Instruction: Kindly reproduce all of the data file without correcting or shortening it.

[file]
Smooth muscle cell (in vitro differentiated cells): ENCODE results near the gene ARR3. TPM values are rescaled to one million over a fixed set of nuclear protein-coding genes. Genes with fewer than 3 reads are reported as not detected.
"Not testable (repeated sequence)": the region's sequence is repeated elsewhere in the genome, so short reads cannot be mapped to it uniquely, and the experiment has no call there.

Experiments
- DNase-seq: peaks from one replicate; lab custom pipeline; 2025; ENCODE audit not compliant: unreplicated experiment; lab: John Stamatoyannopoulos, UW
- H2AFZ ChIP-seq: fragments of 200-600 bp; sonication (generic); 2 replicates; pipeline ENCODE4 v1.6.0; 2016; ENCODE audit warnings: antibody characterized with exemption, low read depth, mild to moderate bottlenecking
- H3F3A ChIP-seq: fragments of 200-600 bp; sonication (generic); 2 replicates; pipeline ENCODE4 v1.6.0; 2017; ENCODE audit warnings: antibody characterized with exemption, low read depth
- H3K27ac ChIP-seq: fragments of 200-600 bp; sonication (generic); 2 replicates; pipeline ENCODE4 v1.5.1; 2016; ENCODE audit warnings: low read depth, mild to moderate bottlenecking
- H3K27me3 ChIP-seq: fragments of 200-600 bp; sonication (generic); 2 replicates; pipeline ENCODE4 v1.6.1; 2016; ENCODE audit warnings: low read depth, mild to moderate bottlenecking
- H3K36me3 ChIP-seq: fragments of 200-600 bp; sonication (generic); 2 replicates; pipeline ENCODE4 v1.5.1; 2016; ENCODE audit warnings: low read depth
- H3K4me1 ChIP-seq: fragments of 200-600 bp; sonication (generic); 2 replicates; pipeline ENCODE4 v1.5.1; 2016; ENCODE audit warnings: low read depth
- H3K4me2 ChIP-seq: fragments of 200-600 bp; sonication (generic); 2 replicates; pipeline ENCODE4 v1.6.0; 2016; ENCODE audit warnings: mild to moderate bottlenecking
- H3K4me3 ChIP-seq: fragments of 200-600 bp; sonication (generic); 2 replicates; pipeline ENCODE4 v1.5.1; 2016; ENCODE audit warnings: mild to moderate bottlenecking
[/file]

Smooth muscle cell (in vitro differentiated cells): ENCODE results near the gene ARR3. TPM values are rescaled to one million over a fixed set of nuclear protein-coding genes. Genes with fewer than 3 reads are reported as not detected.
"Not testable (repeated sequence)": the region's sequence is repeated elsewhere in the genome, so short reads cannot be mapped to it uniquely, and the experiment has no call there.

Experiments
- DNase-seq: peaks from one replicate; lab custom pipeline; 2025; ENCODE audit not compliant: unreplicated experiment; lab: John Stamatoyannopoulos, UW
- H2AFZ ChIP-seq: fragments of 200-600 bp; sonication (generic); 2 replicates; pipeline ENCODE4 v1.6.0; 2016; ENCODE audit warnings: antibody characterized with exemption, low read depth, mild to moderate bottlenecking
- H3F3A ChIP-seq: fragments of 200-600 bp; sonication (generic); 2 replicates; pipeline ENCODE4 v1.6.0; 2017; ENCODE audit warnings: antibody characterized with exemption, low read depth
- H3K27ac ChIP-seq: fragments of 200-600 bp; sonication (generic); 2 replicates; pipeline ENCODE4 v1.5.1; 2016; ENCODE audit warnings: low read depth, mild to moderate bottlenecking
- H3K27me3 ChIP-seq: fragments of 200-600 bp; sonication (generic); 2 replicates; pipeline ENCODE4 v1.6.1; 2016; ENCODE audit warnings: low read depth, mild to moderate bottlenecking
- H3K36me3 ChIP-seq: fragments of 200-600 bp; sonication (generic); 2 replicates; pipeline ENCODE4 v1.5.1; 2016; ENCODE audit warnings: low read depth
- H3K4me1 ChIP-seq: fragments of 200-600 bp; sonication (generic); 2 replicates; pipeline ENCODE4 v1.5.1; 2016; ENCODE audit warnings: low read depth
- H3K4me2 ChIP-seq: fragments of 200-600 bp; sonication (generic); 2 replicates; pipeline ENCODE4 v1.6.0; 2016; ENCODE audit warnings: mild to moderate bottlenecking
- H3K4me3 ChIP-seq: fragments of 200-600 bp; sonication (generic); 2 replicates; pipeline ENCODE4 v1.5.1; 2016; ENCODE audit warnings: mild to moderate bottlenecking